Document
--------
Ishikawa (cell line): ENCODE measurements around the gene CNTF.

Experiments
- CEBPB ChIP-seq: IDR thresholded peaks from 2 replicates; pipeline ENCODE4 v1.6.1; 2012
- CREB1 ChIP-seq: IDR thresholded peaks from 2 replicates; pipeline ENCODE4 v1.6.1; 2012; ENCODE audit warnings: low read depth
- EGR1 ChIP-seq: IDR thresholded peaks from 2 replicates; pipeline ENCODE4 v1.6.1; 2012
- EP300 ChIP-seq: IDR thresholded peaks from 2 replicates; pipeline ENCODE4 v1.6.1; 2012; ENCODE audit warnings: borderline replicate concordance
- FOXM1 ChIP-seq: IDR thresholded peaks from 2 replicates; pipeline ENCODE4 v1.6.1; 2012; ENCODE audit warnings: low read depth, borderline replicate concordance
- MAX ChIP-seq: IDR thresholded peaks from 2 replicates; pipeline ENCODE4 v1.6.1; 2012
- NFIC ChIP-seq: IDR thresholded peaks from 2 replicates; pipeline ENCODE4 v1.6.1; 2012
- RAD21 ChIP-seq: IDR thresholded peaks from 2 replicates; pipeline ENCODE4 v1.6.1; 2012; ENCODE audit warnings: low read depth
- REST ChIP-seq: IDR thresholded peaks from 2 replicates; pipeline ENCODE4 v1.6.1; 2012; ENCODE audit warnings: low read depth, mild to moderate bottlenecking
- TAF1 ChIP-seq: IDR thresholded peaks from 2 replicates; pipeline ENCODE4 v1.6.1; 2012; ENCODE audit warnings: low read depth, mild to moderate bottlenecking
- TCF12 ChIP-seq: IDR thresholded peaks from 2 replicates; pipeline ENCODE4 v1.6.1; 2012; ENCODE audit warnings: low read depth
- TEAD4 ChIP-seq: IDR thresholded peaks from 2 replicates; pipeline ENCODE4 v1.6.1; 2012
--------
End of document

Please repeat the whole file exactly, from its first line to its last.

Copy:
Ishikawa (cell line): ENCODE measurements around the gene CNTF.

Experiments
- CEBPB ChIP-seq: IDR thresholded peaks from 2 replicates; pipeline ENCODE4 v1.6.1; 2012
- CREB1 ChIP-seq: IDR thresholded peaks from 2 replicates; pipeline ENCODE4 v1.6.1; 2012; ENCODE audit warnings: low read depth
- EGR1 ChIP-seq: IDR thresholded peaks from 2 replicates; pipeline ENCODE4 v1.6.1; 2012
- EP300 ChIP-seq: IDR thresholded peaks from 2 replicates; pipeline ENCODE4 v1.6.1; 2012; ENCODE audit warnings: borderline replicate concordance
- FOXM1 ChIP-seq: IDR thresholded peaks from 2 replicates; pipeline ENCODE4 v1.6.1; 2012; ENCODE audit warnings: low read depth, borderline replicate concordance
- MAX ChIP-seq: IDR thresholded peaks from 2 replicates; pipeline ENCODE4 v1.6.1; 2012
- NFIC ChIP-seq: IDR thresholded peaks from 2 replicates; pipeline ENCODE4 v1.6.1; 2012
- RAD21 ChIP-seq: IDR thresholded peaks from 2 replicates; pipeline ENCODE4 v1.6.1; 2012; ENCODE audit warnings: low read depth
- REST ChIP-seq: IDR thresholded peaks from 2 replicates; pipeline ENCODE4 v1.6.1; 2012; ENCODE audit warnings: low read depth, mild to moderate bottlenecking
- TAF1 ChIP-seq: IDR thresholded peaks from 2 replicates; pipeline ENCODE4 v1.6.1; 2012; ENCODE audit warnings: low read depth, mild to moderate bottlenecking
- TCF12 ChIP-seq: IDR thresholded peaks from 2 replicates; pipeline ENCODE4 v1.6.1; 2012; ENCODE audit warnings: low read depth
- TEAD4 ChIP-seq: IDR thresholded peaks from 2 replicates; pipeline ENCODE4 v1.6.1; 2012